Startup 1 screenshot is courtesy of Janne Siren and the Finnish Amiga Users Group.
It is of a 1.4 ROM-equipped Amiga 3000 after it was booted from a floppy
"installed" on an Amiga 1200; hence the Workbench 40.42.
Note the very early Boot Menu screen (diagnostic section) from Alpha 15,
which for some reason was never introduced until Kickstart 3.0.
|Hidden messages: unknown|
- Kickstart v1.4 is actually a special version of Kickstart which loads the real Kickstart from a file called DEVS:Kickstart. Kickstart V2.04 was available as a ROM, or as a disk-based version for use with A3000s which had Kickstart v1.4. A3000s fitted with Kickstart v1.4 cannot use 68040 or 68060 processors, regardless of what version of Kickstart is eventually booted, because it relies heavily on the integrated MMU in the 68030 which varies to some degree from the MMU in 68040 and 68060 processors. The A3000 unlike most Amiga models, supports both ROM-based Kickstarts and disk-based Kickstarts, although not simultaneously.
- An anonymous Amiga user shares some very interesting history and detail to Workbench 1.4 (alpha 15)—see Workbench screenshots 7-11.
- Peter Cherna (former AmigaOS team member) explains the background and changes of Workbench Beta 1.4 through Workbench Beta 2.04.
- Richard Wagenfuehrer sent an image of a Workbench 1.4 Alpha 15A 36.1 disk. This disk was distributed at the Amiga San Francisco developer conference on June 7, 1989 (SF-Devcon 89.2). This release came with various autodocs, includes, etc. on three disks:
- Workbench 1.4 Alpha 15A 36.1
- Extras 1.4 36.8 B1
- Kickstart 1.4 Alpha 15 exec 36.18 (Kick36.15), PN#: 317951-01
- One of the apparently first reviews of Workbench 1.4 was by ORLANDO of Brainstorm.
An old report from Newsbyte reads:
AMIGA New Amiga OS Tested
WEST CHESTER, PENNSYLVANIA, U.S.A., 1989 JUL 28
Alpha test versions of Workbench v1.4, the operating system for the Commodore Amiga, have begun shipping in the US. As with all alpha-test versions, specifications are subject to change, but the new Amiga operating system has been dramatically redesigned to allow true multitasking, as well as the ability to view all file types, not just those with .info suffixes. Also included is virtual memory support, a feature often seen on the Apple Macintosh. Thus, if you attempt to run a package that needs more memory than is on your Amiga, Workbench v1.4 will start saving the unused areas of memory to disk. When the areas of memory are required again, Workbench v1.4 saves the current memory segments, loading the old memory back in. Other features of v1.4 of the Amiga operating system include extended font support, including scalable and outline fonts and colour fonts. Don't hold your breath on Workbench v1.4, however, as sources close to Commodore UK suggest that a production shipment of Workbench is not due for another six months.
- Chris Young sent two (early-stage) development snapshots of Commodities Exchange:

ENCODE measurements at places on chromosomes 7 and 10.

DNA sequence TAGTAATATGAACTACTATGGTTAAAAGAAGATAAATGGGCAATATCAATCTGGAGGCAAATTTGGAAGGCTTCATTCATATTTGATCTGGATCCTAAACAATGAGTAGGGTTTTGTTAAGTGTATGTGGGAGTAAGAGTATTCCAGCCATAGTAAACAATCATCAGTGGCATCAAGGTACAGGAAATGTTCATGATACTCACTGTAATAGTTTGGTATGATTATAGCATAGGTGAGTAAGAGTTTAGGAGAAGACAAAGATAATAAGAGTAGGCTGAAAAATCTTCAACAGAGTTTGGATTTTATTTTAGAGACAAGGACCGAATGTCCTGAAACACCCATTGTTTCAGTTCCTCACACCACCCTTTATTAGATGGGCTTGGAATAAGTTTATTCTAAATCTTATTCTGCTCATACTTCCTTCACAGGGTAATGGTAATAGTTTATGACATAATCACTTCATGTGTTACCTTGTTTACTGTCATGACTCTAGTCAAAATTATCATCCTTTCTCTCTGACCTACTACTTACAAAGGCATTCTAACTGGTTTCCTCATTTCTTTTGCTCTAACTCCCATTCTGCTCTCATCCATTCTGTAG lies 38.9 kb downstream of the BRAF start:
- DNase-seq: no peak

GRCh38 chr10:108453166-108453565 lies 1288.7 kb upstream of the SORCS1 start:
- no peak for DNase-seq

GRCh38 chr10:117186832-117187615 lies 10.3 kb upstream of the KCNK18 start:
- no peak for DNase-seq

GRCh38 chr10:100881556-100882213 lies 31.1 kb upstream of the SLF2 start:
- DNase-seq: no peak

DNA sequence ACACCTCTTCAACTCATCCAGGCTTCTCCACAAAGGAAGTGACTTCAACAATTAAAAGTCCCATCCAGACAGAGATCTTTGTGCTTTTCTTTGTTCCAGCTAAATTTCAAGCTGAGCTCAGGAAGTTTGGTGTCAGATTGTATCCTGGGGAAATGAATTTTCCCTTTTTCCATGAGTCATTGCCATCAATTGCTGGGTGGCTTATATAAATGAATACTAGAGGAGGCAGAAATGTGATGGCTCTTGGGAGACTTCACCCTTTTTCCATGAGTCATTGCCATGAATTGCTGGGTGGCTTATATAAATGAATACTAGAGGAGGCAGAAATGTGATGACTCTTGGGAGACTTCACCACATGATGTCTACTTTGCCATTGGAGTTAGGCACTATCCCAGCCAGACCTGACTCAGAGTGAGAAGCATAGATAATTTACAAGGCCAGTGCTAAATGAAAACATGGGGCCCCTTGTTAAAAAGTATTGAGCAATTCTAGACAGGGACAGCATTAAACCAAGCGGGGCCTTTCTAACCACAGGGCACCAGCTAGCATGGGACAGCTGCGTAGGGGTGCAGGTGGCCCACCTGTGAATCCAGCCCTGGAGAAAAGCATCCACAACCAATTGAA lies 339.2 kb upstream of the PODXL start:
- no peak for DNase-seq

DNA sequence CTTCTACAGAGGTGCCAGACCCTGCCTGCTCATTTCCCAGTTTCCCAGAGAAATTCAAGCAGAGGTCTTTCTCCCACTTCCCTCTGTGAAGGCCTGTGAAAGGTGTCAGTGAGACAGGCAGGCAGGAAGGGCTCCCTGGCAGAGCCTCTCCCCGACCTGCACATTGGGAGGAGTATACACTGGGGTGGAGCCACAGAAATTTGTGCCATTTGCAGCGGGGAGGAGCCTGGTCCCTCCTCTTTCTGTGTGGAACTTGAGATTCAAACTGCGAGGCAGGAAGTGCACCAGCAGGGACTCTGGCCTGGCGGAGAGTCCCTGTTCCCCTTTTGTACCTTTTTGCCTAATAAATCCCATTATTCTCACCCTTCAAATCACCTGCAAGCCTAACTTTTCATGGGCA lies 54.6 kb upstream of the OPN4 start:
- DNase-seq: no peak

Note that it is in 1.3 GUI style (although font-sensitive). The Commodities list has to be manually refreshed when the commodities list updates. He adds: "I also discovered an early version of amigaguide.library, which included a preferences program called "PathEditor" (for editing AmigaGuide/Path env-var). Very early versions of AmigaGuide appear to have been called "HyperText", along with "hyper.library"."
- Holger Kruse posted on comp.sys.amiga.misc on September 11, 1999: "... V36 only contained an extremely incomplete implementation of dos.library. Lots of calls were added for V37, so programs need to be able to distinguish between both to avoid crashes."
- Matthew Garrett notes "If there was a missing font/device/library, instead of just failing, a requester would pop up with several options: Retry, Check Drive, Check All Drives, or Cancel. The 'Check All Drives' was the fun one, since it then scanned the fonts/devs/libs directory on every other drive to see if it could find the file—very handy on a floppy based system when you didn't have room for diskfont.library v37 or something. Other than that, the main interesting features were green recoverable alerts rather than amber ones, as well as a 2.0-style bootmenu that managed to be different to the one in 2.01 and 2.04."
- Jeff Grimmett explains how to see OS 1.4 with a softkicked Amiga 3000:
- Shutdown the Amiga.
- Hold down both mouse buttons when you power on.
- You will get an OS 1.3 / OS 2.0 selection menu. Select neither!
- Instead, move your cursor to where the window's close gadget SHOULD be (upper left) and click it.
- You might have to fumble around, but eventually the computer will react and boot into 1.4. You will of course get error messages as the OS 2.x partitions will be used for startup, and they require newer kickstarts, but you'll see some rather interesting GUI concepts. :-)
- Christian Stich notes that the use of a ROM tower in the Amiga 3000 was independent of the ROM used (1.4, 2.04, or 3.1). He adds that his Amiga 3000 Rev. 8.9 (for all intents and purposes equal to a Rev. 9.3) came with the 1.4 boot ROMs, but now has 3.1 ROMs as he installed an '040. The ROM tower was used on early Amiga 3000 motherboards to change from a ROM layout to an EPROM layout (there might have been very few ROMs with ROM layout, but most of the ROMs—including his 1.4 ROMs—used the EPROM layout).
- 1.4 ROM Part Numbers: 390630-02 (32-bit High Word, ROM 1 V5), 390629-02 (32-bit Low Word, ROM 0 V5).